Odyssey is the #1 putter in golf in terms of sales and customer feedback that is very positive. We have a hard time saying one putter is better than any others, but the Odyssey White Hot series consistently gets excellent ratings and reviews from experts and amateur golfers for giving the putter control and feel on all length putts. With a price tag at $120 I sure hope it saves some strokes off your game. We found more amateurs use the Odyssey putter, but professionals like the Titleist Scotty Cameron Studio Style Putters ($300). More low handicappers had better results with the Scotty Cameron putter than did higher handicappers. Perhaps they play more and have better feel on the greens to begin with. Putting really comes down to confidence and not necessarily the actual putter itself. Many pros could putt darn well with average putters, but amateurs rarely see much of a difference between high or low end putters. Practice and confidence will build a putting stroke much faster than any amount of money will. One style to consider that may actually help line up putts better and get you lower scores is the Odyssey White Steel 2-Ball SRT Putters ($70 to $100). These putters have an outline of a white golf ball shape (actually 2) that lead back from the center of the putter head so that you can imagine the putting stroke as a continuation of the ball on the putter. It makes sense and many people feel more comfortable (and therefore more confident) using a visual tool that this putter provides. Give it a try in a demo store first to see how it fits your eye.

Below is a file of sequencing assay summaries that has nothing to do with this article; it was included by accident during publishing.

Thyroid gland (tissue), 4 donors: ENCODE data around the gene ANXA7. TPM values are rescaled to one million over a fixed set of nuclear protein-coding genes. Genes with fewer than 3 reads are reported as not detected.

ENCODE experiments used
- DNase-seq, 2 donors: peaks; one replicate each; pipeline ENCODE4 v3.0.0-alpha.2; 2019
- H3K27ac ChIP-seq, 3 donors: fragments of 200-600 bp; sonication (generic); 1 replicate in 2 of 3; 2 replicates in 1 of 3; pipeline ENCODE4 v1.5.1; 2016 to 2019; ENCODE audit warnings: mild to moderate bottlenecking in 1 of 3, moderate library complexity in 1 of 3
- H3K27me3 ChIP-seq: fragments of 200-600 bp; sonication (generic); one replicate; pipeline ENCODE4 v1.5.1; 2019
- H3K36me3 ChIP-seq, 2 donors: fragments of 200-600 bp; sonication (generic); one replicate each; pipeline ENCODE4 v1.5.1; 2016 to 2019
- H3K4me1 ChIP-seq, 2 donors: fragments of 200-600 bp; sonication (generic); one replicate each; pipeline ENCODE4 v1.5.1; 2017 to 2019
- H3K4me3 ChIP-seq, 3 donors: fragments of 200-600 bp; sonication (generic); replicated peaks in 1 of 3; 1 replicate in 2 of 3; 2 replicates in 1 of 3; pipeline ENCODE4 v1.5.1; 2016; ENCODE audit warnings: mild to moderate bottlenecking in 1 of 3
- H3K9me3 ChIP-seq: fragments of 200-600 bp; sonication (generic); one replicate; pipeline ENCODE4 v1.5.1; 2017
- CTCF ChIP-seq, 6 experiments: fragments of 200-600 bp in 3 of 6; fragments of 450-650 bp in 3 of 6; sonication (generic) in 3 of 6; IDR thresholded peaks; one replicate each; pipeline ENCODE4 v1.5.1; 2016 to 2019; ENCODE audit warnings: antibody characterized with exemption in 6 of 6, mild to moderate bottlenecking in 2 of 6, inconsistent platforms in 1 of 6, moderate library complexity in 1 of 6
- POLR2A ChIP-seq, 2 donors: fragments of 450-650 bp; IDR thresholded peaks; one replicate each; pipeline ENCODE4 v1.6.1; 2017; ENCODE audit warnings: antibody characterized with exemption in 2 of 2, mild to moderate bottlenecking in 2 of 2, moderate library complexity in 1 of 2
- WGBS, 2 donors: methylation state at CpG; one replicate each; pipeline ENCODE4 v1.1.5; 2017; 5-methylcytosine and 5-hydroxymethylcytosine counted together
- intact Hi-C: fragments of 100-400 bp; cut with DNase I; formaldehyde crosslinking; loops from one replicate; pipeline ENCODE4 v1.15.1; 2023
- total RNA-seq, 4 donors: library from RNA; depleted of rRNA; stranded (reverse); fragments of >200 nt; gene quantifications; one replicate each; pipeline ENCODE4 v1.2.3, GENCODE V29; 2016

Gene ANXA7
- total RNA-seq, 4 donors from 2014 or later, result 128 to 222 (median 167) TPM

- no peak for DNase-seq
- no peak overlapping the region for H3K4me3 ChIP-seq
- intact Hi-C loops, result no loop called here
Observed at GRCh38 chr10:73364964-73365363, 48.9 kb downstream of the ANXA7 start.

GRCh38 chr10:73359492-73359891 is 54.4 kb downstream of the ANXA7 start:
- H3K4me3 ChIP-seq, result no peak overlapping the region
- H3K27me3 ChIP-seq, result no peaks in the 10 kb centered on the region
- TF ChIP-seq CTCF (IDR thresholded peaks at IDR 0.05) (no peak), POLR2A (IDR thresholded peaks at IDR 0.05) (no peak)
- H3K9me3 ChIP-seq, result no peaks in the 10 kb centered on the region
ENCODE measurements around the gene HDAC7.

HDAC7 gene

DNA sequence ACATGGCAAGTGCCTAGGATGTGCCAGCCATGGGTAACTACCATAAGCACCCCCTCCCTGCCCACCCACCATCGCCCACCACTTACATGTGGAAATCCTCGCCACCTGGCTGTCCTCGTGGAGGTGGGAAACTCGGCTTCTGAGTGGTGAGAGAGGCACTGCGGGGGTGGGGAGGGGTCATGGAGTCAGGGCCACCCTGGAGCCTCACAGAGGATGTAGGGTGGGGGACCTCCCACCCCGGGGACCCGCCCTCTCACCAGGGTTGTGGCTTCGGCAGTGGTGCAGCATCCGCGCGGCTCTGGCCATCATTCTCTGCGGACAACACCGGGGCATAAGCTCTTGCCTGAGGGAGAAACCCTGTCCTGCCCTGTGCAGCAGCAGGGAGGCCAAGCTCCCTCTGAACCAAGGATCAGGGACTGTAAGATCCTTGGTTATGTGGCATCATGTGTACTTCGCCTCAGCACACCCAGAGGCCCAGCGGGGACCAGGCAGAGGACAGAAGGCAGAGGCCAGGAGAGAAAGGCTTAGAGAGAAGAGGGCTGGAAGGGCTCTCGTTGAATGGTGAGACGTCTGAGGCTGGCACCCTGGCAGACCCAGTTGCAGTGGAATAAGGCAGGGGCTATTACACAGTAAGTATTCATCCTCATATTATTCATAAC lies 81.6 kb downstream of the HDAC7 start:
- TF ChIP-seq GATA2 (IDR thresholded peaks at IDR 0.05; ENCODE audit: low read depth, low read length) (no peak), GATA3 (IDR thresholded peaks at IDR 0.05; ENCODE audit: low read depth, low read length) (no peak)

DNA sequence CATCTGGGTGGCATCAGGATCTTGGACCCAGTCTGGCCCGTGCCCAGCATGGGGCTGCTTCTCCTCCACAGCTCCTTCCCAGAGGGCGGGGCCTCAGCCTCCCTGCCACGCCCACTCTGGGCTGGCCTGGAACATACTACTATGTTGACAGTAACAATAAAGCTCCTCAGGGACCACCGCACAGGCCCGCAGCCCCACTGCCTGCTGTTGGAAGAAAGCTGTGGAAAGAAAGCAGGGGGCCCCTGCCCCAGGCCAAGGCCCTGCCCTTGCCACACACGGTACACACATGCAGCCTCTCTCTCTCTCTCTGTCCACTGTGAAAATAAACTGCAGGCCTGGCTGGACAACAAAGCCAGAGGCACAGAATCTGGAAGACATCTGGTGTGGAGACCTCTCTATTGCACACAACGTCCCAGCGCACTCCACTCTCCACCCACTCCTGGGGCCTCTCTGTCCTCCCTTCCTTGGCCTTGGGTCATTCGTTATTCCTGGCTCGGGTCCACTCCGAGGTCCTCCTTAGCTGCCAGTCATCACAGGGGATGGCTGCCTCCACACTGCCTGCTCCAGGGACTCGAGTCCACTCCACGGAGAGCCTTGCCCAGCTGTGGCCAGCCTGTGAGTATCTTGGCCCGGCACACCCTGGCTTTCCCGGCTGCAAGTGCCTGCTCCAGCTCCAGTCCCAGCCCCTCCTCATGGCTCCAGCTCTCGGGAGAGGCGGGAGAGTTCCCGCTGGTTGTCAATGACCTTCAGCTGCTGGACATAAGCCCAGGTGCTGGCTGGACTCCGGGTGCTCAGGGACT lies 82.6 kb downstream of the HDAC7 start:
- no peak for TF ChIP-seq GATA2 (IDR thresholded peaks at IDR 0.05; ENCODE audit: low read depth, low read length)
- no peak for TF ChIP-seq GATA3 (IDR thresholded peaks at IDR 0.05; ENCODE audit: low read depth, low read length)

Best Mid-Priced Golf Putter: